It has been suspected by some that the numbers of positive cases and even deaths attributed to the novel coronavirus pandemic have been plagued by innacuracies, and now evidence has emerged which suggests that that is indeed the case in California.
Now, just days after it was publicly acknowledged that there was a huge “data glitch” involving cases reported by the California Department of Public Health, the top official in charge of that agency has abruptly resigned from her position, potentially at the urging of Democratic Gov. Gavin Newsom, Just the News reported.
Health chief resigns
Dr. Sonia Angell, who served in a dual role as California’s top public health officer as well as director of the Public Health Department, submitted her immediate resignation on Sunday, which was accepted by Gov. Newsom.
Angell had been a leading figure in the state’s fight against COVID-19 from the very start, and while she praised the department for its work under her guidance, and Newsom thanked her for her work following her resignation, it seemed obvious that there was some sort of connection between her departure and the revelation of the data problem just days earlier.
The Los Angeles Times reported that Newsom declined to say whether he’d asked Angell to resign or not, but seemed to indicate that such was a possibility when he told reporters on Monday, “I accepted her resignation. We’re all accountable in our respective roles for what happens underneath us.”
“Data glitch” plagued state
As for the so-called “data glitch” that was just admitted last week — of which some officials were aware prior to the public acknowledgment — it was reported that the state had dramatically undercounted positive test results — perhaps by as many as 300,000 — in reports issued to the dozens of county health departments across the state.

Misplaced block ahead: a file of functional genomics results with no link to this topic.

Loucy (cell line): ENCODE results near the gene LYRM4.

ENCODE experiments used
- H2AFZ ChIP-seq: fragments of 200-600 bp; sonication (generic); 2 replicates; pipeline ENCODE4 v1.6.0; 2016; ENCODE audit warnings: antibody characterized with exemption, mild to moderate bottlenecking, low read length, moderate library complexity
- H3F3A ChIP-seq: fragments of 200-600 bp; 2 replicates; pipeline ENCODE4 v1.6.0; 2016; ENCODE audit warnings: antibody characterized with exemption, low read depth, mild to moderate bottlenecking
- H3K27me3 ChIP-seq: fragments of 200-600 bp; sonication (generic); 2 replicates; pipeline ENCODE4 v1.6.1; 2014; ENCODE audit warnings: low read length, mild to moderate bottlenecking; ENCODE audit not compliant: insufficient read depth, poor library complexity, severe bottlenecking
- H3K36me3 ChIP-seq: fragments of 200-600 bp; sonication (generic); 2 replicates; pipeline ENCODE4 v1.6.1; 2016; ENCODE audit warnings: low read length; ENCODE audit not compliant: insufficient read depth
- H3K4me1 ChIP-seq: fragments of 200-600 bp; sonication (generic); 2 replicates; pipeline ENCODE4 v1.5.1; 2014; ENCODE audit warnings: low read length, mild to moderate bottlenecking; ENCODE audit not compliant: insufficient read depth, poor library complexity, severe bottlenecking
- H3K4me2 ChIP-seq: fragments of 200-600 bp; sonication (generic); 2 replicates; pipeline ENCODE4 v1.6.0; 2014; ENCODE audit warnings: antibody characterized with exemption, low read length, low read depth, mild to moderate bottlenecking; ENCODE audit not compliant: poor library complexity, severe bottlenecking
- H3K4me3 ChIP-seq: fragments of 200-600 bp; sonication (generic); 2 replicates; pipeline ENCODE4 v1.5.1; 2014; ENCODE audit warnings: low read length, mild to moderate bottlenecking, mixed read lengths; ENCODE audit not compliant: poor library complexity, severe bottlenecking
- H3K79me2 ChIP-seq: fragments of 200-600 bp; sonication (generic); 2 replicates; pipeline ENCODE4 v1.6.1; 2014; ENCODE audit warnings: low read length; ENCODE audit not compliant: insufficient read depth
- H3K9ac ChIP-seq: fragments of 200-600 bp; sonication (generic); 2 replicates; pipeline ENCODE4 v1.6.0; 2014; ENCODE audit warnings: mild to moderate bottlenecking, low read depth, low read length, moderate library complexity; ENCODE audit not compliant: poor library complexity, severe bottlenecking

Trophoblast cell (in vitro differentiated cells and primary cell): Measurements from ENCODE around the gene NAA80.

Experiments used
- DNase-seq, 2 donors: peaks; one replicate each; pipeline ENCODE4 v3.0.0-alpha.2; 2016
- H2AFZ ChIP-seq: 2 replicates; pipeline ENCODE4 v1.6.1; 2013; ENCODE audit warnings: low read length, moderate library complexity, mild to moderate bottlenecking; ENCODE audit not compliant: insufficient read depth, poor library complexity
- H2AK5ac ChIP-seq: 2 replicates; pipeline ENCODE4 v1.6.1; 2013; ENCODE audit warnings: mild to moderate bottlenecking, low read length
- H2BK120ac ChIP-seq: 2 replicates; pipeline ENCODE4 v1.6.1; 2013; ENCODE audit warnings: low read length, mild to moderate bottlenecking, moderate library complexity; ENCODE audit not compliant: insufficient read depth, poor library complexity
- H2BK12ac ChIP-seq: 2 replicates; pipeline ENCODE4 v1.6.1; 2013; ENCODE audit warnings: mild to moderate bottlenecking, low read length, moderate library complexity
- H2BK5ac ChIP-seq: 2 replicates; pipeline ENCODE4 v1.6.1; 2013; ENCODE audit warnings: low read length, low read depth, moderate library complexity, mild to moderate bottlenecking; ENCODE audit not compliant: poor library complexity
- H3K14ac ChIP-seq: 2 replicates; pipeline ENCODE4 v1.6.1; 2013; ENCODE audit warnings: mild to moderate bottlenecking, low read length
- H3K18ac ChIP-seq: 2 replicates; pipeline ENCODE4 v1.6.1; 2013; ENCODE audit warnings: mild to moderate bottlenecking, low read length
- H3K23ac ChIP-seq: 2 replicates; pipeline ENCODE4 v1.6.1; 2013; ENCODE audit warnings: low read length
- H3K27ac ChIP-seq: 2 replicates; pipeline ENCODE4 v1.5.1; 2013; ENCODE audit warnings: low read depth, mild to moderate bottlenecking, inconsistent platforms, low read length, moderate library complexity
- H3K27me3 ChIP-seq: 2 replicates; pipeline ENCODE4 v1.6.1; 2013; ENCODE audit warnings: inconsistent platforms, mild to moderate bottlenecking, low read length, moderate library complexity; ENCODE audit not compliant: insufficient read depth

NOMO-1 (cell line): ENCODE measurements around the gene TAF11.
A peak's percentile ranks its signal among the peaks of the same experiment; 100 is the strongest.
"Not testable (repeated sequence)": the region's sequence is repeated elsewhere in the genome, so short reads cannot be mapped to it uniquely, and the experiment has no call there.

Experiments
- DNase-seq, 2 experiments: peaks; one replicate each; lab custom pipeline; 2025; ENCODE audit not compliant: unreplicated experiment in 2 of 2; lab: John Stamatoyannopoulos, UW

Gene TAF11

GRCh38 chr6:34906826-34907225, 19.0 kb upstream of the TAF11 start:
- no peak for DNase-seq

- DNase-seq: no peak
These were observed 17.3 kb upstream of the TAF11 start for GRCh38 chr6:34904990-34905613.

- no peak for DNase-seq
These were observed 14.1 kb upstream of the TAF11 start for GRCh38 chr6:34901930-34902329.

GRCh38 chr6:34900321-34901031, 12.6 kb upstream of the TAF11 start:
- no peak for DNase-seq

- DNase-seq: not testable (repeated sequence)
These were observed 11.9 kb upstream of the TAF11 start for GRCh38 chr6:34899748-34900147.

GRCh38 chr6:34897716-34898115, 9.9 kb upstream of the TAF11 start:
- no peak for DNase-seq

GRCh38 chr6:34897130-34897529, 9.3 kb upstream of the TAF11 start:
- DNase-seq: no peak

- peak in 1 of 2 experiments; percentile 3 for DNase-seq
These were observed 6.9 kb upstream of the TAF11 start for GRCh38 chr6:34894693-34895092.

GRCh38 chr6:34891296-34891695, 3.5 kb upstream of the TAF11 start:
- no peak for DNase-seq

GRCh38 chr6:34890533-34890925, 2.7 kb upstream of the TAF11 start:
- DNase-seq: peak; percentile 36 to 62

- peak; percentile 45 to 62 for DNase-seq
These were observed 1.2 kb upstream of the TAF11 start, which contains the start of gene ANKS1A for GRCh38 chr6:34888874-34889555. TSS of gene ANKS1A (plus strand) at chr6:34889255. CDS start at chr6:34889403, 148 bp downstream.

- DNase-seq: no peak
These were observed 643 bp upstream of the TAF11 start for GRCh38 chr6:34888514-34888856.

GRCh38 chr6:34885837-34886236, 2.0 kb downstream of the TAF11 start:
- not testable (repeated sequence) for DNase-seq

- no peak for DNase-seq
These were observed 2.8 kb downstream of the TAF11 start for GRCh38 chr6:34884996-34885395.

While the glitch — which was actually two separate errors — has supposedly been fixed and a backlog of test results has now been processed, the inaccurate information is believed to have hindered pandemic-related decision-making at both the state and county level.
Indeed, with more than half a million reported cases already and at least 10,000 Californians dead from the viral contagion, the failure to include upwards of 300,000 positive test results into the totals would have led to incredibly inaccurate estimations regarding the spread of the virus or, perhaps more importantly, the true mortality rate of deaths compared to total cases.
Consider that with fewer reported positive cases than there actually were, the death toll would subsequently appear higher than it actually was, which may well have contributed to decisions by Newsom and other state health officials to reimpose lockdown restrictions on businesses and residents that had briefly been lifted earlier in the summer.
GOP assemblyman wants hearings
Meanwhile, Republican California Assemblyman Kevin Kiley has now called for hearings in the appropriate Assembly committees to get to the bottom of the reported glitch.
Kiley made it clear in a tweet and letter that “Governor Newsom and his ousted Public Health Director must appear before the Legislature to answer for their disastrous bungling of California’s COVID case data.”
It will be interesting to see if the Democratic-controlled California Assembly will actually hold those hearings and what both Newsom and Angell have to say about the glitch, the decisions based off of inaccurate numbers, and whether these things were factors in Angell’s sudden resignation.